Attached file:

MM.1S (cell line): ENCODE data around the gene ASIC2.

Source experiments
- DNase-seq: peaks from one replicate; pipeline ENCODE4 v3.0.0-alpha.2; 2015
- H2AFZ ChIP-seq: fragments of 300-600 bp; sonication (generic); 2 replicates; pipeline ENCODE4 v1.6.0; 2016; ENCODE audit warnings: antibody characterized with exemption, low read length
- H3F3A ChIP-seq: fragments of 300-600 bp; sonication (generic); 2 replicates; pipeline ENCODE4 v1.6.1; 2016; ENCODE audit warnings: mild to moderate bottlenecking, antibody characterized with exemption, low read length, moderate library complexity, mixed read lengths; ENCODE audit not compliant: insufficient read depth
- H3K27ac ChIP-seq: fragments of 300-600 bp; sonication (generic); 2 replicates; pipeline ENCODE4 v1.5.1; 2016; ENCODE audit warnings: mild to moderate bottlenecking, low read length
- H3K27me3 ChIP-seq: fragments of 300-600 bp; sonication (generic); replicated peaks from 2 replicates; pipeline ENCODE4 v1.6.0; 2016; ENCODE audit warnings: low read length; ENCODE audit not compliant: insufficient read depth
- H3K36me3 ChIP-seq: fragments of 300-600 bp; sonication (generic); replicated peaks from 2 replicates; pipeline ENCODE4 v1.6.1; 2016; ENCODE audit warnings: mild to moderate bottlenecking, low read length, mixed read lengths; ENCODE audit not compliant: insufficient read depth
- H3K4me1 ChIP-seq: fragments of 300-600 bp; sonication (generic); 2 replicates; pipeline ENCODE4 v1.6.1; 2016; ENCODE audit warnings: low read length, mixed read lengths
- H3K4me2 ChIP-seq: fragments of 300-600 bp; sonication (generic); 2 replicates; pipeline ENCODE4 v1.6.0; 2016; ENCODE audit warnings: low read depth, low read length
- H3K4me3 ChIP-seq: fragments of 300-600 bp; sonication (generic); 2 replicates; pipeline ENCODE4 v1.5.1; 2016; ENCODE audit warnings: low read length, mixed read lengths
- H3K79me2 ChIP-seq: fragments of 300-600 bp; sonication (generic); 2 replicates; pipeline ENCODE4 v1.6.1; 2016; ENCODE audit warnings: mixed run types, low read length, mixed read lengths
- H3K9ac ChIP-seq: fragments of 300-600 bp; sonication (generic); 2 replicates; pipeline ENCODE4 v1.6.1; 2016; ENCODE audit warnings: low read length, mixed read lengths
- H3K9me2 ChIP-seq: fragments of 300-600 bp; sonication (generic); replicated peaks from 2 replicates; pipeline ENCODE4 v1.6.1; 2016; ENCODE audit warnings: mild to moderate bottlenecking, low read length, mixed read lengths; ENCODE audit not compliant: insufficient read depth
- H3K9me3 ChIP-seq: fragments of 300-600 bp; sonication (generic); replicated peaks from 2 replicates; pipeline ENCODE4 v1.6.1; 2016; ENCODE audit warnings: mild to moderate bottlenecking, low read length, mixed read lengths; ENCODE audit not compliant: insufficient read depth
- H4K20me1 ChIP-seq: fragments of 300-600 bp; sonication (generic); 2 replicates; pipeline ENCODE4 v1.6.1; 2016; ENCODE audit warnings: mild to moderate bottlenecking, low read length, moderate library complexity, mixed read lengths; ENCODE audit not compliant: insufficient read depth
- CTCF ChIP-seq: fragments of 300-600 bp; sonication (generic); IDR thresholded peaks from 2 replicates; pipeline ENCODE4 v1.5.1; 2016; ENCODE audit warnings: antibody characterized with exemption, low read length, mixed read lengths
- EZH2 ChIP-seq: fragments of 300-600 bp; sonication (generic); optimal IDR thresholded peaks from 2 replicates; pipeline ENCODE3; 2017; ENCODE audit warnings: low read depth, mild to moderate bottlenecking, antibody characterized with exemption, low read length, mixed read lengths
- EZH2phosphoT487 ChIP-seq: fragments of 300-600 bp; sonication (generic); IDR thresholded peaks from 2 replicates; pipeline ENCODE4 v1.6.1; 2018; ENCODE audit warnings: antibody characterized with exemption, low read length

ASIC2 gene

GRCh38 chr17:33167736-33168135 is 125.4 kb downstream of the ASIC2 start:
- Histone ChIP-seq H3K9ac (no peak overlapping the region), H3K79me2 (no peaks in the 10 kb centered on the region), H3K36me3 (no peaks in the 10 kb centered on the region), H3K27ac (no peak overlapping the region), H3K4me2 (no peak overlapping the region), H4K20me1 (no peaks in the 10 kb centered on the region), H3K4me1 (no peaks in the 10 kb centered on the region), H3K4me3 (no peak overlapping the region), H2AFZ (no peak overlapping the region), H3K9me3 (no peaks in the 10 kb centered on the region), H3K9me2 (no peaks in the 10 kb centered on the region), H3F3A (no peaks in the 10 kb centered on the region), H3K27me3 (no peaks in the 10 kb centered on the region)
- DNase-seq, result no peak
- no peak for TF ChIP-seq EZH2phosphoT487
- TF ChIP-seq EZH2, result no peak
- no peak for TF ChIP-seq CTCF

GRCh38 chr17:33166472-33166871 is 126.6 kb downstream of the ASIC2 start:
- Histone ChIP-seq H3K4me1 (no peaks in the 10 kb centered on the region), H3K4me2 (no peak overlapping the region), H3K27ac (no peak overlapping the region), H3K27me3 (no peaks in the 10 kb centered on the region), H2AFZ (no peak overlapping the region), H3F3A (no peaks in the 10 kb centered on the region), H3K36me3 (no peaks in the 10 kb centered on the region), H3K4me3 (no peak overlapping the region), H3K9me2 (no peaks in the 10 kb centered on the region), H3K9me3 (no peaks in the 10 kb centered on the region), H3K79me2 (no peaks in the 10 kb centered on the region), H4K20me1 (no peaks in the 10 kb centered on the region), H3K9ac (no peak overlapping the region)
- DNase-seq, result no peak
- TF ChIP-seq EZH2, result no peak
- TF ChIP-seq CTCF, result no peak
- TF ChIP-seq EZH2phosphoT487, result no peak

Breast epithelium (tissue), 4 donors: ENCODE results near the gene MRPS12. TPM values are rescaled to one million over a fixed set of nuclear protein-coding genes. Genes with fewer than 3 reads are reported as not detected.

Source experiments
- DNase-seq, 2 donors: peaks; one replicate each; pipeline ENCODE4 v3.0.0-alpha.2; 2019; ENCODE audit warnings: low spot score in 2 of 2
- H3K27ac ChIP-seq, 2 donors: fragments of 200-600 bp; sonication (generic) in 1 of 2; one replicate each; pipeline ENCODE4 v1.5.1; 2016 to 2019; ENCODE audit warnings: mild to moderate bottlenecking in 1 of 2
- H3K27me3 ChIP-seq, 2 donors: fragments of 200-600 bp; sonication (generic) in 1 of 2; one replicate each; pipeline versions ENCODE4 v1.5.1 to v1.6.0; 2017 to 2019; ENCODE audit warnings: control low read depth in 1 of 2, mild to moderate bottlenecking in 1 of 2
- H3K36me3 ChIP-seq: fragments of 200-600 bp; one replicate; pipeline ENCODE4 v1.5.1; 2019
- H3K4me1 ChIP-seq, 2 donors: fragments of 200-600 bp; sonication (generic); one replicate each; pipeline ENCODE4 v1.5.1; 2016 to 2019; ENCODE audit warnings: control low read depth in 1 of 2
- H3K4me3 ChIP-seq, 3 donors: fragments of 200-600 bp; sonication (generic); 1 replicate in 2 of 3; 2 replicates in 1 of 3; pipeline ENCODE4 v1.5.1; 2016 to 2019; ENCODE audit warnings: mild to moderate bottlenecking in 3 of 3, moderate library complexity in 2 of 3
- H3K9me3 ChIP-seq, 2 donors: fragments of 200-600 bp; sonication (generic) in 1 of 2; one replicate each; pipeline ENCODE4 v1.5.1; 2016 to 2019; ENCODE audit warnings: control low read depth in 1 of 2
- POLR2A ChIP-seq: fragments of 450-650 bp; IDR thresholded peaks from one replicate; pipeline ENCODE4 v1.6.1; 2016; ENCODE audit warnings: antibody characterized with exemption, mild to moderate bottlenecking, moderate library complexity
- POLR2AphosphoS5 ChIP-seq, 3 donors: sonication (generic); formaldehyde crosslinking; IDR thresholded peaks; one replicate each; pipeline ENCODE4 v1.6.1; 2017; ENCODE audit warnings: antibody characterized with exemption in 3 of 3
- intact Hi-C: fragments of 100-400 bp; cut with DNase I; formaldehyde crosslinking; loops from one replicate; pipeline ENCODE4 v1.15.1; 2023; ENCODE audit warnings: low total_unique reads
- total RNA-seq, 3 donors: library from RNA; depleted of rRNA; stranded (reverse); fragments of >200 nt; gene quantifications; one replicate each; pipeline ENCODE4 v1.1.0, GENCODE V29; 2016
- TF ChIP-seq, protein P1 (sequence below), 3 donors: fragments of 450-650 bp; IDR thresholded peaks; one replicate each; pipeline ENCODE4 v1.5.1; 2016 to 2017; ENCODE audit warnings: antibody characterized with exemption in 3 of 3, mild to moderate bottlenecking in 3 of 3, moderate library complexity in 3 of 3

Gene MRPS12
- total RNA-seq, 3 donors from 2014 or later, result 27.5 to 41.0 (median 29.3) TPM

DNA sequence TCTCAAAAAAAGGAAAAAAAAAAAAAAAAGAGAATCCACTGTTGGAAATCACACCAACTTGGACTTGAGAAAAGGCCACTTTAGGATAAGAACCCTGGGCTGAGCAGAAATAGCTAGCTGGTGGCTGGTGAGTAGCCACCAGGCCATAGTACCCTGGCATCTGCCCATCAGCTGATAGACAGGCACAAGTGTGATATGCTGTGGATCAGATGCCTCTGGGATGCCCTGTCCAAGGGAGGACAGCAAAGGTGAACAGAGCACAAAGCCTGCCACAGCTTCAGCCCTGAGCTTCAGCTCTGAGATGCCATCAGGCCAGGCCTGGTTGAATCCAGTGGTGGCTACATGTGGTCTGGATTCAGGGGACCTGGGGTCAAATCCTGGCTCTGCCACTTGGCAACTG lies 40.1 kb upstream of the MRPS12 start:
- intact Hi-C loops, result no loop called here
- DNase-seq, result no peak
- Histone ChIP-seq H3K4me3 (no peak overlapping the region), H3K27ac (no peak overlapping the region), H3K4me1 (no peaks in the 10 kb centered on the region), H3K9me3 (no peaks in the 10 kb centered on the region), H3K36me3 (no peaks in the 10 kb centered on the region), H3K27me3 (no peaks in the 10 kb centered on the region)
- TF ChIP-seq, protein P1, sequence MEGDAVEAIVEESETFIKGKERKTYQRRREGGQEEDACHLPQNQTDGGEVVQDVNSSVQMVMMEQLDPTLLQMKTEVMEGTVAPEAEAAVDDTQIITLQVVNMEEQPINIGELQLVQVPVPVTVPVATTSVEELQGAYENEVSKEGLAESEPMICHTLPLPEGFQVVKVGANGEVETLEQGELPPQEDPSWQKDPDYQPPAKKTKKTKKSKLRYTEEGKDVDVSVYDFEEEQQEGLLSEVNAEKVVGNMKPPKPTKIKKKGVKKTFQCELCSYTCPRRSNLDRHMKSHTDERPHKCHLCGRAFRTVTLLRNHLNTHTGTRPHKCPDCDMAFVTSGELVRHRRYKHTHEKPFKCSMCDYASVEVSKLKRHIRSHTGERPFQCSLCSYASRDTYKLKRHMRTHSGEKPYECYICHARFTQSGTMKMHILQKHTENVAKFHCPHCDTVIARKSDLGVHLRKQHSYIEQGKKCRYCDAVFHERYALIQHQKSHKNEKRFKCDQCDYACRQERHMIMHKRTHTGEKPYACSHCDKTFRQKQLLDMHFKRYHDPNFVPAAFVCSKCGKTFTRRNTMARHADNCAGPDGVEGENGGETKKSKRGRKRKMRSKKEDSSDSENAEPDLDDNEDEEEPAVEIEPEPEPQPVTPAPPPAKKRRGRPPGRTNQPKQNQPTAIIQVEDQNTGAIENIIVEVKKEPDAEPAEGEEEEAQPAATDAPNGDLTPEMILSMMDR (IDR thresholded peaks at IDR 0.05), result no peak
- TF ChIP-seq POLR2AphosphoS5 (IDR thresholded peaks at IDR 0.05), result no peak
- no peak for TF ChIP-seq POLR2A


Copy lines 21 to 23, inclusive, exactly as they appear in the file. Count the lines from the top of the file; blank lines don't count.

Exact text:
GRCh38 chr17:33167736-33168135 is 125.4 kb downstream of the ASIC2 start:
- Histone ChIP-seq H3K9ac (no peak overlapping the region), H3K79me2 (no peaks in the 10 kb centered on the region), H3K36me3 (no peaks in the 10 kb centered on the region), H3K27ac (no peak overlapping the region), H3K4me2 (no peak overlapping the region), H4K20me1 (no peaks in the 10 kb centered on the region), H3K4me1 (no peaks in the 10 kb centered on the region), H3K4me3 (no peak overlapping the region), H2AFZ (no peak overlapping the region), H3K9me3 (no peaks in the 10 kb centered on the region), H3K9me2 (no peaks in the 10 kb centered on the region), H3F3A (no peaks in the 10 kb centered on the region), H3K27me3 (no peaks in the 10 kb centered on the region)
- DNase-seq, result no peak